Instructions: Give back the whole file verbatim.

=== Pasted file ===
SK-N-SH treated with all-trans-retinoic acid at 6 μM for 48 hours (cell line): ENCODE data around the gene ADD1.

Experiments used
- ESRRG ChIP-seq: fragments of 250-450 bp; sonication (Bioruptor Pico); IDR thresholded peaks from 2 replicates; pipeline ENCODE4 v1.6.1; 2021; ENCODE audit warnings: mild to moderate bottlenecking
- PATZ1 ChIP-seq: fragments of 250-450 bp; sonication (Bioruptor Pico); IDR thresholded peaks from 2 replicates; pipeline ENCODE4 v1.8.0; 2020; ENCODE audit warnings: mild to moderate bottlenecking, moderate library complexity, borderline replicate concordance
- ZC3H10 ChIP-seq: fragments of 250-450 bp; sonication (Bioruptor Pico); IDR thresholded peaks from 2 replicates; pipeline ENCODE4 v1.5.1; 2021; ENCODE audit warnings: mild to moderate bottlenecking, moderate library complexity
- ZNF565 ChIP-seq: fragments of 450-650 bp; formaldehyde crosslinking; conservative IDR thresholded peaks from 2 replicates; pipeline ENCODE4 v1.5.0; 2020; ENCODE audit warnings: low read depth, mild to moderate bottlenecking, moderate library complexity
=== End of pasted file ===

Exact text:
SK-N-SH treated with all-trans-retinoic acid at 6 μM for 48 hours (cell line): ENCODE data around the gene ADD1.

Experiments used
- ESRRG ChIP-seq: fragments of 250-450 bp; sonication (Bioruptor Pico); IDR thresholded peaks from 2 replicates; pipeline ENCODE4 v1.6.1; 2021; ENCODE audit warnings: mild to moderate bottlenecking
- PATZ1 ChIP-seq: fragments of 250-450 bp; sonication (Bioruptor Pico); IDR thresholded peaks from 2 replicates; pipeline ENCODE4 v1.8.0; 2020; ENCODE audit warnings: mild to moderate bottlenecking, moderate library complexity, borderline replicate concordance
- ZC3H10 ChIP-seq: fragments of 250-450 bp; sonication (Bioruptor Pico); IDR thresholded peaks from 2 replicates; pipeline ENCODE4 v1.5.1; 2021; ENCODE audit warnings: mild to moderate bottlenecking, moderate library complexity
- ZNF565 ChIP-seq: fragments of 450-650 bp; formaldehyde crosslinking; conservative IDR thresholded peaks from 2 replicates; pipeline ENCODE4 v1.5.0; 2020; ENCODE audit warnings: low read depth, mild to moderate bottlenecking, moderate library complexity